Franchetti

Giorgio Franchetti and his sister Tatia were thorough snobs. But though arrogant like the rest of their newly aristocratic family, they had the grace to recognise the extraordinary splendour of the young, elegant American traveller they caught. “All this high society collected once were landscapes and sheep grazing in olive groves,” as Cy put it. Franchetti supported Plinio De Martiis’ Tartaruga Gallery, brightly alert to Cy’s and others’ new art, Bill De Kooning, Franz Kline, Philip Guston and Mark Rothko etc long before Bischofberger in Cologne and the French existentialist writers became even faintly aware of them. The Franchetti had a palazzo on the Grand Canal in Venice, the Ca D’Oro, chockfull of new art. Franchetti wrote about it, not in convoluted Italian art lingo, no earnest impenetrable sentences like the critics with diplomas in art history and years of severe studies. His articles were made of witty sentences, intelligent and direct. I know, as I translated one of them, an introduction to a show of my friend Giulio Turcato, the saturnine Mantuan who on the Rome scene was the only one who acted like a New York Expressionist – rough, grouchy and straightforward. He painted deep glowing truly inventive colour and shapes. Franchetti, brief and bright, did him high honour.

Parties

Changing apartments I gave parties myself in Via Giulia, in the Rowdens’ apartment in which Max Frisch had been writing and Ingeborg Bachmann had died. Some Living Theater actors wandered into my cocktail party. I had seen them in “The Connection” by Gelber in their place opposite the A&P at the corner of 14th Street and 6th Avenue in the Village. Throughout “The Connection” there was one actor always worried by a boil on his neck. This was still so vivid in my mind that at the party in Rome I still looked at him searching for that boil.

Next in Via Candia, quite near the walls where the long files of tourists waited daily to get a view of the Vatican Museums Domenico Gnoli had found us an apartment belonging to his wife’s father, a general in the Italian army. It was pleasantly comfortable with good painting light, but it was a seventh floor walk-up.

One Sunday afternoon at a cocktail party a painter’s wife shrieked. She had patted her precious black fur coat into a corner, heaped on top of a stack of canvases covered with fresh white paint. Nearby Cinny Rockwell was trying to keep her new baby quiet. The no-nonsense practical American mother took the baby to her breast. There he nuzzled and slurped happily, in the middle of the sophisticated Dolce Vita cocktail party. The bell rang, there stood Cy breathless after seven flights of stairs, a retinue of handsome Roman acolytes in his wake. They all gulped at the scene. Cy being a puritan American stood still, but his cute boys, being down-to-earth Romans, broke into approving grins.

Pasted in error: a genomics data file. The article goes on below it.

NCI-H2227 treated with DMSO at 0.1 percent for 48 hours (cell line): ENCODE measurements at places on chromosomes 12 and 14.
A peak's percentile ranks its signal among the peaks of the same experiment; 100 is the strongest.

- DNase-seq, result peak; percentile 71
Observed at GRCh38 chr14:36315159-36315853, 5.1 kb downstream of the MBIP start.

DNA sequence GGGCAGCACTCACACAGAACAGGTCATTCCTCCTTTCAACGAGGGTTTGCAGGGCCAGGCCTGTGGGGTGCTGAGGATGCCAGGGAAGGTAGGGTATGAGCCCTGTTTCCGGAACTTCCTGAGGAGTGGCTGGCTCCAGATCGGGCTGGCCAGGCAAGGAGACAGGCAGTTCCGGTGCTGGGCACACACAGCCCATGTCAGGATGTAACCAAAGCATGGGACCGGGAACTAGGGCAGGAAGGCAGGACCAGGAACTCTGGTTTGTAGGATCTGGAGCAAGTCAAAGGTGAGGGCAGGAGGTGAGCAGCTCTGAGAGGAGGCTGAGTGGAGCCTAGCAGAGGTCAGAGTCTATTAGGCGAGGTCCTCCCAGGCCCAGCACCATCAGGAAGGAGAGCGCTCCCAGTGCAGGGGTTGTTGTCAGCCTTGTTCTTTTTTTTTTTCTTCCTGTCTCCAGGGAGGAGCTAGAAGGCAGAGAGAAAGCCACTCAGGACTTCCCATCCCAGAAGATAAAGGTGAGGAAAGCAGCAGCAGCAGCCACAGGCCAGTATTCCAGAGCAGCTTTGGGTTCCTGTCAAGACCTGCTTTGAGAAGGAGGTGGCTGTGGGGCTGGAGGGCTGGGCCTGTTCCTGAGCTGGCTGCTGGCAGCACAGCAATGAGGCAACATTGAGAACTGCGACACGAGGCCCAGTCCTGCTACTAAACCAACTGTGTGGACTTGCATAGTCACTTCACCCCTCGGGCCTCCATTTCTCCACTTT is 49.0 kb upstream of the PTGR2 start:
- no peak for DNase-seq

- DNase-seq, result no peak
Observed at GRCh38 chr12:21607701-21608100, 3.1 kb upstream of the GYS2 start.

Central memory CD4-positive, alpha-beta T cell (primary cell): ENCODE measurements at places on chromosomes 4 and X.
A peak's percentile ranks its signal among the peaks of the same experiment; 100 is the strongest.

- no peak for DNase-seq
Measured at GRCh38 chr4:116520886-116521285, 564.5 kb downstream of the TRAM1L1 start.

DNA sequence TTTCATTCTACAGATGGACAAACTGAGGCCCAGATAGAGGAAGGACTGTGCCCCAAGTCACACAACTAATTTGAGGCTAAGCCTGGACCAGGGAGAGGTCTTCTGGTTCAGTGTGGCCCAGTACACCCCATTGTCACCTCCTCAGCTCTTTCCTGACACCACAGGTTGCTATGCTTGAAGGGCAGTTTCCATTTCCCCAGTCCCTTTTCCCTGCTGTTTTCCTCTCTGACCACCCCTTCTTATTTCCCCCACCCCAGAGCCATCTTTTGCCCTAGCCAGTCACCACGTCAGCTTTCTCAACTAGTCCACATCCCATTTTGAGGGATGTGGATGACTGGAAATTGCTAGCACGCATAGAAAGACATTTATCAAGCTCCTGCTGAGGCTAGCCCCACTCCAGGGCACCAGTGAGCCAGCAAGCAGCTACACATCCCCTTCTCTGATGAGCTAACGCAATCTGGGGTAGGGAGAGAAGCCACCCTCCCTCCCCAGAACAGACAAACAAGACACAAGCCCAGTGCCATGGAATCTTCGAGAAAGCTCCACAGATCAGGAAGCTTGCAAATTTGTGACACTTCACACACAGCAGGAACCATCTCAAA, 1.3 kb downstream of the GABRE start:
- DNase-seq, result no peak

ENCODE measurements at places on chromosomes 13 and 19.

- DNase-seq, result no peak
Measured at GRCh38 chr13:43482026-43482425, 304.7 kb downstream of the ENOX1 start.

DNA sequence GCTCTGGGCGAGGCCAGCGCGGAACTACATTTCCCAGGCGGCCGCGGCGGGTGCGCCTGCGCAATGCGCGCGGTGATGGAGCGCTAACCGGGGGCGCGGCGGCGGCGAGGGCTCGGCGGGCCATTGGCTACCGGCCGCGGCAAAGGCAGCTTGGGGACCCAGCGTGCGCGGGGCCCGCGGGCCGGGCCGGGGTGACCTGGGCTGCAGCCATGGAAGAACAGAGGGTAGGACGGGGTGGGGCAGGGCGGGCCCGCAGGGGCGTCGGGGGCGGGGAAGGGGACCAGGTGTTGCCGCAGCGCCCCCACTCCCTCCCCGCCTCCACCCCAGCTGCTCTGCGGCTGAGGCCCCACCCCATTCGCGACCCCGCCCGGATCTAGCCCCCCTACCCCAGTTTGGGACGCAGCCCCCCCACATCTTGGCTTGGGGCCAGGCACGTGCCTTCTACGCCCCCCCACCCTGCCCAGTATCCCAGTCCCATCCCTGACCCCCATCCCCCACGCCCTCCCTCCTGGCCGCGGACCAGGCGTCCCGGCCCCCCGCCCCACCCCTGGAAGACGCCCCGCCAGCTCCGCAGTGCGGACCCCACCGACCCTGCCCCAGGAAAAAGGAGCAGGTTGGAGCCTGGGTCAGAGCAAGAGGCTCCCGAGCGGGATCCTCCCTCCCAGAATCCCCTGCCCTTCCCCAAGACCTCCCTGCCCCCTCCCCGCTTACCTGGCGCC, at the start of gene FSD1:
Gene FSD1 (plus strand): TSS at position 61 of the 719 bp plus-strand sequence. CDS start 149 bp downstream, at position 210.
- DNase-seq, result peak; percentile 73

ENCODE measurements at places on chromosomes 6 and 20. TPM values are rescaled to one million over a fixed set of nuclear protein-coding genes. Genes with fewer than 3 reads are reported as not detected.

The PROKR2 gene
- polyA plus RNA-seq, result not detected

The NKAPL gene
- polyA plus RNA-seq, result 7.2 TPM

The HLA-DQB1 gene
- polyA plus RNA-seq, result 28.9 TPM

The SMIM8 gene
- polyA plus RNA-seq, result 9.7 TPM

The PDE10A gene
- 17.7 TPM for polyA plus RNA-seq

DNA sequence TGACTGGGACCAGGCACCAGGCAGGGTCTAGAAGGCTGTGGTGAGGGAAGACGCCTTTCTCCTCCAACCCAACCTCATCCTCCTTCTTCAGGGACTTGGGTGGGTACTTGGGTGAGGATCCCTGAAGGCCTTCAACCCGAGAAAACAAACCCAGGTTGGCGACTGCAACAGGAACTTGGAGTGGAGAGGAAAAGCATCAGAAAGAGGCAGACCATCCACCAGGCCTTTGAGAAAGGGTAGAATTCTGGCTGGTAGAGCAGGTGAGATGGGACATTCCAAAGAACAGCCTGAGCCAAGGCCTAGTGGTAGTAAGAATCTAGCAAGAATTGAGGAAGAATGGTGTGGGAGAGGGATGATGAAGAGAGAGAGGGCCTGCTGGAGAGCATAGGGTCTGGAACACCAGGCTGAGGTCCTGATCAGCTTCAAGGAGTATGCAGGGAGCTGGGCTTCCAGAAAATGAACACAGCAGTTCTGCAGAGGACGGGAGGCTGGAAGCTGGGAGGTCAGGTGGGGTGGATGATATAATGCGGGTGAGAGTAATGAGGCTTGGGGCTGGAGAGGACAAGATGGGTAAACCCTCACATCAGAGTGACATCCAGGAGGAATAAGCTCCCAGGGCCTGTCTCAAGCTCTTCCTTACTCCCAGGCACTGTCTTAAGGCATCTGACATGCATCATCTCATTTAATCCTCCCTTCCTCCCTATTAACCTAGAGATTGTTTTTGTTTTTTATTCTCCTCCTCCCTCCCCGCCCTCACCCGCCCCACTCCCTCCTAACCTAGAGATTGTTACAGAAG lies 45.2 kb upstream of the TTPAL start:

As a new ploy Galleria Arco di Rab, a gallery run by friends, hosted a series of shows in which a double was featured. One was a well-established artist, the other was less known; the lesser was introduced by the big shot, so to speak. My friend Gina Spengler had an idea. “Hey, Edith,” she said, “you are friends with Cy Twombly so why don’t you ask him to introduce you?”

When I did Cy had a fit on the phone. “Oh baby, I can’t do that,” he wailed. “I have been to these introductions in Germany, so solemn and jabbering. You stand around drink in hand waiting to drink it while someone goes on and on, saying perfectly meaningless stuff.”

“Oh, no,” I interrupted, “not that kind of introduction, not a speech, Cy, all I ask is to lend me some of your pictures, to hang alongside my own, to show you support me.”

“If that is all…” He relaxed at once. “Well, of course,” he said with relief, “just come at once and choose some.”

I went over to Piazza de’ Ricci where I met him at Pierluigi’s, a simple trattoria then, where all the poor writers, composers and painters ate. The apartment was melancholy, the parties gone, the family dispersed. Cy now lived in a farm in Alto Lazio and a palazzo in Gaeta but the pictures had increased, beyond those on the walls. They were stacked and stacked, leaning face to the wall, jammed.

All was shadowy and dusty and no longer gay. There was a small empty room as a kernel, with a bed, some chairs and a table with writing and drawing materials. “My study when I pass through Rome,” he said. It all had a forlorn look and you could hardly find a passage past all that stacked work.

I had to smile. Cy had a dirty secret like the rest of us: a surfeit of unsold work. He turned things over here and there. “Is this alright – that?” Everything is alright I thought gratefully and let him choose. He sighed after that and said ruefully. “All that stuff here, it’s like the Collier brothers, isn’t it?” He meant the two old men in New England who had seemed so poor and starving and when they died their house was found full to the rafters of shoe boxes. When the boxes were opened they were chockfull of dollars.